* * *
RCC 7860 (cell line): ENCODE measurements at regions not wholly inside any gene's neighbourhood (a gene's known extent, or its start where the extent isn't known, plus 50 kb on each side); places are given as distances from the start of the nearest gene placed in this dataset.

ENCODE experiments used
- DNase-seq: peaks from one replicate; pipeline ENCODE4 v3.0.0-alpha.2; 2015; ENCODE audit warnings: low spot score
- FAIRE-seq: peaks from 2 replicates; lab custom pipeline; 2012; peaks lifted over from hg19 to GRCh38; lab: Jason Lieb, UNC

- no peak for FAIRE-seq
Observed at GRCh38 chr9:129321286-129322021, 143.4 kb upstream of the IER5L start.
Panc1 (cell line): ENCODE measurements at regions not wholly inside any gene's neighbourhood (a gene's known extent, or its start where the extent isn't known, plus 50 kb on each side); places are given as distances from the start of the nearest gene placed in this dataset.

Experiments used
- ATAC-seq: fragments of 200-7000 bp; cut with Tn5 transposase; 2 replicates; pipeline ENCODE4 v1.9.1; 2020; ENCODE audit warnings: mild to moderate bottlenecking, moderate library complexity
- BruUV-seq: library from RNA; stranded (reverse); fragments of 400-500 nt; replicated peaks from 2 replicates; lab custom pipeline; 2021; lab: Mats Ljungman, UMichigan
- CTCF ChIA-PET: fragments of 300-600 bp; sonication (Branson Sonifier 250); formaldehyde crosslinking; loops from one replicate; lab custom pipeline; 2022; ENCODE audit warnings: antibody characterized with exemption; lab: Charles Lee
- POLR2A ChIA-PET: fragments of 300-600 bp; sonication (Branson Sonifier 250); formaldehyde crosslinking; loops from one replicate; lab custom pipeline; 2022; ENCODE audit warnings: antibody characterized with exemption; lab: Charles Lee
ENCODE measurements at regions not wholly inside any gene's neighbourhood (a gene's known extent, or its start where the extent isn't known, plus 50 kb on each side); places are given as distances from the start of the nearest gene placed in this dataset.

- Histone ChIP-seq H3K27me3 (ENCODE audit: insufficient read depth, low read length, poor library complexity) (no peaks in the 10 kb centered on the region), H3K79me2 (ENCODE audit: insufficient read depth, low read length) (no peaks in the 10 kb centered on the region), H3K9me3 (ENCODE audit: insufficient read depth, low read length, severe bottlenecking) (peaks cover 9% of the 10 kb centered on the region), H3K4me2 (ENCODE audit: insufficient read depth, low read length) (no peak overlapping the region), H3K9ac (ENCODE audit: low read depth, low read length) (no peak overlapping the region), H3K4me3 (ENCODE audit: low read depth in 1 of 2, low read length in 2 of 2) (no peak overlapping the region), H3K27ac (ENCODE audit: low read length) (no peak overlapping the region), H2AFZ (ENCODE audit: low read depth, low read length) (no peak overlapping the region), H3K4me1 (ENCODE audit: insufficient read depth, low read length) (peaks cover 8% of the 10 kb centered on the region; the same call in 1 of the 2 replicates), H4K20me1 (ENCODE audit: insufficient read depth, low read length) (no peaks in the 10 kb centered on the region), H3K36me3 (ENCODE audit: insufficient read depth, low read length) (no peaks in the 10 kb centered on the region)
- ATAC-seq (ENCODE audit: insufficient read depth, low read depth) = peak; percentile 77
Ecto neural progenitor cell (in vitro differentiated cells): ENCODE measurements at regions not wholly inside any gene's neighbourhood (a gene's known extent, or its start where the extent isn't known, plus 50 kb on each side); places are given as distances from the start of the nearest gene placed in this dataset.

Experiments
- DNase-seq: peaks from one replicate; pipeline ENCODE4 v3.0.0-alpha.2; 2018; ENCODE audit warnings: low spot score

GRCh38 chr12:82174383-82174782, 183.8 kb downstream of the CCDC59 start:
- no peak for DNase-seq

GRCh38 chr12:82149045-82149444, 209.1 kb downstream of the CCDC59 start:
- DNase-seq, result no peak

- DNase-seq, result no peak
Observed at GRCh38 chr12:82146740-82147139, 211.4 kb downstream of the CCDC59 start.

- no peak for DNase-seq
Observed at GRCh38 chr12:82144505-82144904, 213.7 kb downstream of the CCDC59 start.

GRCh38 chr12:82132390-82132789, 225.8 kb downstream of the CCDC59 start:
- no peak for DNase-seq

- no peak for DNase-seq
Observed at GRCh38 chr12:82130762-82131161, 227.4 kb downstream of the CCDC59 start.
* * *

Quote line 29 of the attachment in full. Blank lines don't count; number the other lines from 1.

- no peak for DNase-seq